Bonds to halogen are significantly weaker than hydrogen bonds but there are many examples in the PDB of carbonyls interacting with halogens with bonds to I, and Br predominating. It is perhaps worth noting that halogens have been introduced into ligands to aid X-ray analysis, but they may also influence binding. Based on the observed bond angles the interaction is between the halogen and pi-cloud of the carbonyl rather than the lone pair with a clear clustering of X--O=C-N dihedral angles of 90° associated with interactions that involve primarily the pi-system of the carbonyl. Of the 1500 compounds in the MDDR around 15% contain Cl, whilst Br and I account for a further 3%. Although these interactions may be thought of a weaker than hydrogen bonds you should bear in mind the impact on desolvation of the hydrogen bonding partners may have on the overall energy change. Desolvation of the halogen may be less of an issue and so the overall benefit may be higher.
Statistical evaluation of crystallographic data revealed that electrophiles preferentially form contacts with halogen (Cl, Br, I) moieties in a “side-on” fashion, while nucleophiles approach the halogens “head-on”. In general these sort of interactions are not modelled well by the atom-centric charges used by most forcefields, and exception is the extended forcefield XED developed by Cresset. Looking at the electrostatic fields for the halobenzenes (blue negative, red positive) we can see the electropositive surface extended from the Br and I atoms.
The image below taken from the protein data bank and visualised in MOE 3EQB shows the ligand forming I···O contact with the carbonyl oxygen of Val 127 in MEK1, showing the “head-on” interaction with a bond angle of 174o.
Similarly 3GT3 shows the ligand forming a Br···O contact with the hydroxyl group of Ser 247 in proteinase K.
The crystal structure 3KXH shows the interactions between Br and the carbonyls of Glu114 and Val116 and the Br···π contact with phenyl ring of Phe 113 in CK2 kinase
Worth reading Principles and Applications of Halogen Bonding in Medicinal Chemistry and Chemical Biology J Med Chem DOI
Example ligand binding interactions
A recent publication from Mileni et al (DOI: 10.1021/jm9012196) rather nicely illustrates a whole range of molecular interactions and I’ve taken the pdb file (3K83) into MOE and highlighted some of the key interactions below. The catalytic mechanism involves nucleophilic attack of Ser241 onto the amide carbonyl of the substrate, in the case of the inhibitor below (Ki 22 nM), Ser241(yellow) forms a hemiacetal with carbonyl adjacent to the oxazole. This tetrahedral intermediate is stabilised by the electron-withdrawing heterocycle and hydrogen bonds to backbone N-Hs.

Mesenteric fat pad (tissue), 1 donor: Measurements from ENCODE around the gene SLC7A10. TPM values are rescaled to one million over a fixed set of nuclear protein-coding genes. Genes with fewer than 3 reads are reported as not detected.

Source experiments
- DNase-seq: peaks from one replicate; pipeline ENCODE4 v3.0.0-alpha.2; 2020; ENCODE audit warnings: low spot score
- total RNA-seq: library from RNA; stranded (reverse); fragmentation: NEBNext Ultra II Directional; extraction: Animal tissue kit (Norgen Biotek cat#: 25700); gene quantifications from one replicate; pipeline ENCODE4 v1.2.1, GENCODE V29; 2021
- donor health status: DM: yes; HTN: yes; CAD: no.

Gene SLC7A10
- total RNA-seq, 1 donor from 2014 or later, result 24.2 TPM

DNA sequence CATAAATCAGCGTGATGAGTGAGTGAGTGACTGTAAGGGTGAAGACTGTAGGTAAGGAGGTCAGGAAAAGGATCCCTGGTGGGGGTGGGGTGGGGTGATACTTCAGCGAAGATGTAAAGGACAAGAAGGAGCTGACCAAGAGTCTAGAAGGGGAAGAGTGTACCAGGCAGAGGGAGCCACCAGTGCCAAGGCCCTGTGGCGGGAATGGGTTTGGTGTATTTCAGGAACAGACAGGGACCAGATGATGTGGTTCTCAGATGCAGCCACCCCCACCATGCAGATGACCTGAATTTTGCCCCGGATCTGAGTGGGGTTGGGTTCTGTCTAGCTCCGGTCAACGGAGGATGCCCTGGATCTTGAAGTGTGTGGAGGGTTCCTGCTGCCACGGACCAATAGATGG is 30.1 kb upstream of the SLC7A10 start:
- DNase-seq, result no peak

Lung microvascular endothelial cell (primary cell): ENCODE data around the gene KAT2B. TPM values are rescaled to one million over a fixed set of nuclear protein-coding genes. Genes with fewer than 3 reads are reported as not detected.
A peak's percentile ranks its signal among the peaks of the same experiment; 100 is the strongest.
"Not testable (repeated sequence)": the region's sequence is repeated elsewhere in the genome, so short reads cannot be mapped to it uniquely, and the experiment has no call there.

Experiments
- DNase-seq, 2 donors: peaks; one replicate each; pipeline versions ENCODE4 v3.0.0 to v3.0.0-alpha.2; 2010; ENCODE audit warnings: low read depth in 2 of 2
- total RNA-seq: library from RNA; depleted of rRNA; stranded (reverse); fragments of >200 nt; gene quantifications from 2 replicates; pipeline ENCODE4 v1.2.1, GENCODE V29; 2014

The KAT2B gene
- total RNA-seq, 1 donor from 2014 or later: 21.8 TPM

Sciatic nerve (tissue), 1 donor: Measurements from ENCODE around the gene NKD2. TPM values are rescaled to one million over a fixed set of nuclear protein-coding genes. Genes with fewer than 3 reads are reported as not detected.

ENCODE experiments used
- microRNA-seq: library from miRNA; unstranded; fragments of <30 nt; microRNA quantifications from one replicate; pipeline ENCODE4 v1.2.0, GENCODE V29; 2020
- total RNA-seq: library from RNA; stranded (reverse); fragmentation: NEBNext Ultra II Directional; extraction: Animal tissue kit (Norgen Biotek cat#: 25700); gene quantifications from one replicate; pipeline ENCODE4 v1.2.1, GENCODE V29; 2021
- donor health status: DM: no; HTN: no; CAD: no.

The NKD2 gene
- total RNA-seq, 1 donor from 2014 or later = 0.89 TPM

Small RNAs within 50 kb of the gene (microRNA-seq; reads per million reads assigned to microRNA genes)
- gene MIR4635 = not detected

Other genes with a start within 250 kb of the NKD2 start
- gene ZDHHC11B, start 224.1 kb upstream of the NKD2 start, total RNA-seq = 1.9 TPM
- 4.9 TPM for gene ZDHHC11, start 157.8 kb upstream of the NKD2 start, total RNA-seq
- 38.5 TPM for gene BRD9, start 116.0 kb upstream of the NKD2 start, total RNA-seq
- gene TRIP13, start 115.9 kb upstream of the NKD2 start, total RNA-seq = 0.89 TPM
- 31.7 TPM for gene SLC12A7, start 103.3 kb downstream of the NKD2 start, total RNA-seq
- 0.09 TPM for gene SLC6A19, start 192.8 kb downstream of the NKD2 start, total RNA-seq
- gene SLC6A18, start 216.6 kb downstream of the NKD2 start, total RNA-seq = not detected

Interestingly, the carboxylic acid of the ligand does not interact with a basic amine but is instead stabilised by interaction with three water molecules and hydrogen bonds to two backbone N-H. The remaining key interactions are a series of Aryl interactions. Phe192 forms an edge to face pi-interaction with the pyridyl ring of the inhibitor and with one of the rings of the biphenyl group. Phe381 makes a key aryl CH-pi contact with the inhibitor biphenyl ring whilst two Met236 and Met495 orient their sulfur lone pair electrons toward the bound phenyl hydrogens and the hydroxyl of Thr377 also interacts with the phenyl hydrogens.
X-ray Crystallographic Analysis of alpha-Ketoheterocycle Inhibitors Bound to a Humanized Variant of Fatty Acid Amide Hydrolase
This is defined by IUPAC as
The tendency of hydrocarbons (or of lipophilic hydrocarbon-like groups in solutes) to form intermolecular aggregates in an aqueous medium, and analogous intramolecular interactions
Singh et al (American Journal of Immunology 4 (3): 33-42, 2008) have completed an extensive study on the binding interactions that are important for the binding of Tetrahydroimidazobenzodiazepinone (TIBO) which belongs to non-nucleoside group of reverse transcriptase inhibitors (NNRTIs). The study showed that hydrophobic interaction is predominant and made major contribution, while hydrogen bonding and polar interactions help in proper orientation of the compound, The "hydrophobic effect" (a term coined by Charles Tanford) refers to the idea that energetically protein folding is driven by two factors:- Hydrophobic side-chains prefer to "get away" from water, whilst. Hydrophilic side-chains prefer to interact with the water. When this is extended to the interaction of ligands with the binding site the classic concept of the hydrophobic effect is as follows: A hydrophobic ligand (or surface on the binding site) disrupts the structure of bulk water and decreases entropy because of stronger bonding and ordering of water molecules around the solute, if ligand and binding site associate then some of the water molecules can be returned to bulk water. Thus the hydrophobic effect is almost entirely entropic and has been correlated with the partition between aqueous and non-polar solvents.
Medicinal Chemist’s Guide to Molecular Interactions. Bissantz, Kuhn, Stalh J Med Chem http://pubs.acs.org/doi/abs/10.1021/jm100112j
Quantifying Intermolecular Interactions : Guidelines for the Molecular Recognition Toolbox. Angew. Chem. Int. Ed. 2004, 43, 5310 – 5324, DOI:10.1002/anie.200301739
Principles and Applications of Halogen Bonding in Medicinal Chemistry and Chemical Biology J Med Chem DOI
Last update 17 January 2013